A case-control study was performed to evaluate the potential benefit of peritoneal and serosal implant elimination (PIE) during primary cytoreductive surgery for patients with Stage IIIC epithelial ovarian cancer. Peritoneal implant excision and/or ablation was accomplished with electrocautery, CO2 laser, sharp dissection, argon beam coagulator, and cavitron ultrasonic surgical aspirator. Three groups of patients were compared: Group A (7 patients); macroscopically disease-free after cytoreduction without needing PIE; Group B (26 patients); macroscopically disease-free after cytoreduction, including PIE; Group C (34 patients); macroscopic disease < or = 1 cm remaining exclusively on peritoneal surfaces with PIE not attempted. Each group had statistically equivalent mean ages, estimated blood loss, extent of disease, and variety of cytoreductive operations performed. Group B had a longer mean operating time than that of A or C (4.0 vs 2.8 hr P = 0.002). No serious morbidity occurred from PIE. Comparison of survival by log rank analysis and Cox proportional hazards regression shows a survival advantage for patients rendered free of macroscopic peritoneal implants (Group B vs Group C; P = 0.003). The result suggests that complete elimination of all visible peritoneal metastases might be of benefit during surgical cytoreduction for ovarian cancer if this renders the patient macroscopically disease-free. We also suggest the need of a randomized, prospective study to clarify the clinical role of PIE.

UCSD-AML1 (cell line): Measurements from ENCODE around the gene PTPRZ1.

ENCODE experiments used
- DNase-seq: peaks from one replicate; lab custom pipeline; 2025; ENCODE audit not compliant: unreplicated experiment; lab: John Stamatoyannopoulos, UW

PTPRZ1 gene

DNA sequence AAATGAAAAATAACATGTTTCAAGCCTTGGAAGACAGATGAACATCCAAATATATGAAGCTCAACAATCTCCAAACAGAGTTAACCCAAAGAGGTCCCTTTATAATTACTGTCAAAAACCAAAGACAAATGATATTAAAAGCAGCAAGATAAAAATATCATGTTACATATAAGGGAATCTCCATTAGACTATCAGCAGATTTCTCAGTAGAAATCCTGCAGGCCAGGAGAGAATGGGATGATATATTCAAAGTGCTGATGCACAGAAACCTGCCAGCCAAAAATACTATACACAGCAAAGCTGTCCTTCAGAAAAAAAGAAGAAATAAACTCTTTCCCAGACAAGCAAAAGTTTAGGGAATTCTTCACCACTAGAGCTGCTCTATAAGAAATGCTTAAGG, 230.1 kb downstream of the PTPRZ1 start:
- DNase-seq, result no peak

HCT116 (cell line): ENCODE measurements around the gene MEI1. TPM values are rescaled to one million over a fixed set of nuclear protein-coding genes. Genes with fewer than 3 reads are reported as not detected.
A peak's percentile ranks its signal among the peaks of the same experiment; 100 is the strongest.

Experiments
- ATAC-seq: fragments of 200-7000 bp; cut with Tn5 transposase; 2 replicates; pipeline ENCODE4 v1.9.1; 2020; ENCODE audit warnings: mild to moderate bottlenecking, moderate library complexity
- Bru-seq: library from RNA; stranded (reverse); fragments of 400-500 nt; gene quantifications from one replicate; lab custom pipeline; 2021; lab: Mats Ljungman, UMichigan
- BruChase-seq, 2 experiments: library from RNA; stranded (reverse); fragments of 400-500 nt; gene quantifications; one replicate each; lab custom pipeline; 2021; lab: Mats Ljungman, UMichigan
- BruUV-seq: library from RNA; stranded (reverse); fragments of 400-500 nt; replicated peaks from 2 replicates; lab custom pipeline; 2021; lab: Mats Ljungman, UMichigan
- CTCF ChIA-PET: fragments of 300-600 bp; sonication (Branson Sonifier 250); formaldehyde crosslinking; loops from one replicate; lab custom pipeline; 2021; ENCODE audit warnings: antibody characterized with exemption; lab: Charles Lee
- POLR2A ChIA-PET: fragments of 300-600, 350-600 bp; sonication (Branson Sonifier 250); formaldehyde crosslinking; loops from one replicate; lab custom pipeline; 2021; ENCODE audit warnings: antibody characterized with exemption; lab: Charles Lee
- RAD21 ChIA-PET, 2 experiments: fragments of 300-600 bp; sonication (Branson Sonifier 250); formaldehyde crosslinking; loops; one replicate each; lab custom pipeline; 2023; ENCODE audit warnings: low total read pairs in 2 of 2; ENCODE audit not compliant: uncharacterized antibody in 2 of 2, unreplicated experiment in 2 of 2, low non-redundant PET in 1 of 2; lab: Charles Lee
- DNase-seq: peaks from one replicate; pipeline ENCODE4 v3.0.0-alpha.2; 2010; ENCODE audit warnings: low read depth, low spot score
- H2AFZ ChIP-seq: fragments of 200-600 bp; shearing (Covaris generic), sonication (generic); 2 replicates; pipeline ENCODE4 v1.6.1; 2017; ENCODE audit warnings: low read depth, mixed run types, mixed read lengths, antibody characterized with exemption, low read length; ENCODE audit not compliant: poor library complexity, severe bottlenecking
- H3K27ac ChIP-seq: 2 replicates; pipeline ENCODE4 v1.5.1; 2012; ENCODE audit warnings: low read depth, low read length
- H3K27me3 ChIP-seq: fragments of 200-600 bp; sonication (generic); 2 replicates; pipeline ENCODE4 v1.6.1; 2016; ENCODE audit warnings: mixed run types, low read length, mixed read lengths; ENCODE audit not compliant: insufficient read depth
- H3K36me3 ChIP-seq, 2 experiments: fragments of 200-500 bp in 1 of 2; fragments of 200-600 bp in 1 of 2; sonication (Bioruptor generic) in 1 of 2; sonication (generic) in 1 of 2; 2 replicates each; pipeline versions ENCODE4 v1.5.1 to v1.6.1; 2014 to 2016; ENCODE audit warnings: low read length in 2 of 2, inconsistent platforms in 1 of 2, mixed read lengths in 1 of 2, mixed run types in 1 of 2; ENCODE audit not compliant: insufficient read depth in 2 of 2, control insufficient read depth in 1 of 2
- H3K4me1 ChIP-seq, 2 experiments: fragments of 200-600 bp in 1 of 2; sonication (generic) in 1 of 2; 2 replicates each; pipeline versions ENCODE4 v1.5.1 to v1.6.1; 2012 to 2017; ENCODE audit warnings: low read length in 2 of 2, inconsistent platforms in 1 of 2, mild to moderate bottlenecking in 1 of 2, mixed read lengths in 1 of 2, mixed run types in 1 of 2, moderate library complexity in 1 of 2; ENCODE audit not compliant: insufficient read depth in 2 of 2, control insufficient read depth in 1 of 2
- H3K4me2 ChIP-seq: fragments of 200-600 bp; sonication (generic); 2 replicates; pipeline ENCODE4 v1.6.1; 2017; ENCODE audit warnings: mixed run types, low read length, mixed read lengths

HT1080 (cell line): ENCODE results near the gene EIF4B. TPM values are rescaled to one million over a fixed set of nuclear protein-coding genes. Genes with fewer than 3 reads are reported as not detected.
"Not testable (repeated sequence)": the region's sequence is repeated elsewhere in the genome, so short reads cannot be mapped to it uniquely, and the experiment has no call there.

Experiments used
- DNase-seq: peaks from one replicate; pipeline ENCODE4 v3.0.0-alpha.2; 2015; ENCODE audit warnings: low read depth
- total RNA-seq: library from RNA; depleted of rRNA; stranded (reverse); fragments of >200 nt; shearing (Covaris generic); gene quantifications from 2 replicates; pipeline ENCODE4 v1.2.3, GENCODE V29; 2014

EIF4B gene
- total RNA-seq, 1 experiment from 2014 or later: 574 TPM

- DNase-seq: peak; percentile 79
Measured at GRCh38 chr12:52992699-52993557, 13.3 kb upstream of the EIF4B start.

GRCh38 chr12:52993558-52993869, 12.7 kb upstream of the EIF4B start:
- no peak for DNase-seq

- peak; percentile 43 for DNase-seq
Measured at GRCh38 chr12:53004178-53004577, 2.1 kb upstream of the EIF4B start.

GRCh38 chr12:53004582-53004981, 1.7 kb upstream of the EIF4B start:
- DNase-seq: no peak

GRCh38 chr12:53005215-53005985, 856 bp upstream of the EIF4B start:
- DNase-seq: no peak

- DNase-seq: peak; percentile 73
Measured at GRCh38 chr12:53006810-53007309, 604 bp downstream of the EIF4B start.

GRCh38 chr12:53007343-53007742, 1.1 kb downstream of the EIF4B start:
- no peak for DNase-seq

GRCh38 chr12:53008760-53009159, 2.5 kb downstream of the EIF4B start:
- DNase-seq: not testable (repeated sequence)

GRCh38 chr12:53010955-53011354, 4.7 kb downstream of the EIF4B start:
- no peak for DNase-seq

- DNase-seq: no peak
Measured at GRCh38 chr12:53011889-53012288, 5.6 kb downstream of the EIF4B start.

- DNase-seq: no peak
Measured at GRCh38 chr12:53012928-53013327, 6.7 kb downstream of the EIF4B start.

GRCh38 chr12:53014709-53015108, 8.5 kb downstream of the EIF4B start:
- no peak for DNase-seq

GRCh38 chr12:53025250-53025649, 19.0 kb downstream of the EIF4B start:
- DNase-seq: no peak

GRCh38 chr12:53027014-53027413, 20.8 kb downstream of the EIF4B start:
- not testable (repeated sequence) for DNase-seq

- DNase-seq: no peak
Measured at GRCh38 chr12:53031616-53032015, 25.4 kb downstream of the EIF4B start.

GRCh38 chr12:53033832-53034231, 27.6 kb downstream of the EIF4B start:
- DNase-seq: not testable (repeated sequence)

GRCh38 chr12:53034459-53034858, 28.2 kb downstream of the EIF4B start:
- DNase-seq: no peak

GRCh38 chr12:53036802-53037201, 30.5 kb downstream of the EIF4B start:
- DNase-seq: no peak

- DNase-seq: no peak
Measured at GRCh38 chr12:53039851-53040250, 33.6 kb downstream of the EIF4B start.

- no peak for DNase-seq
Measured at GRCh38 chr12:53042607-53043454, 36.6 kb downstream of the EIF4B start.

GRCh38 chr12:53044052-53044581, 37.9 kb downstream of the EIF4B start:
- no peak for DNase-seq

View details for Web of Science ID A1993MQ99300017
View details for PubMedID 8276298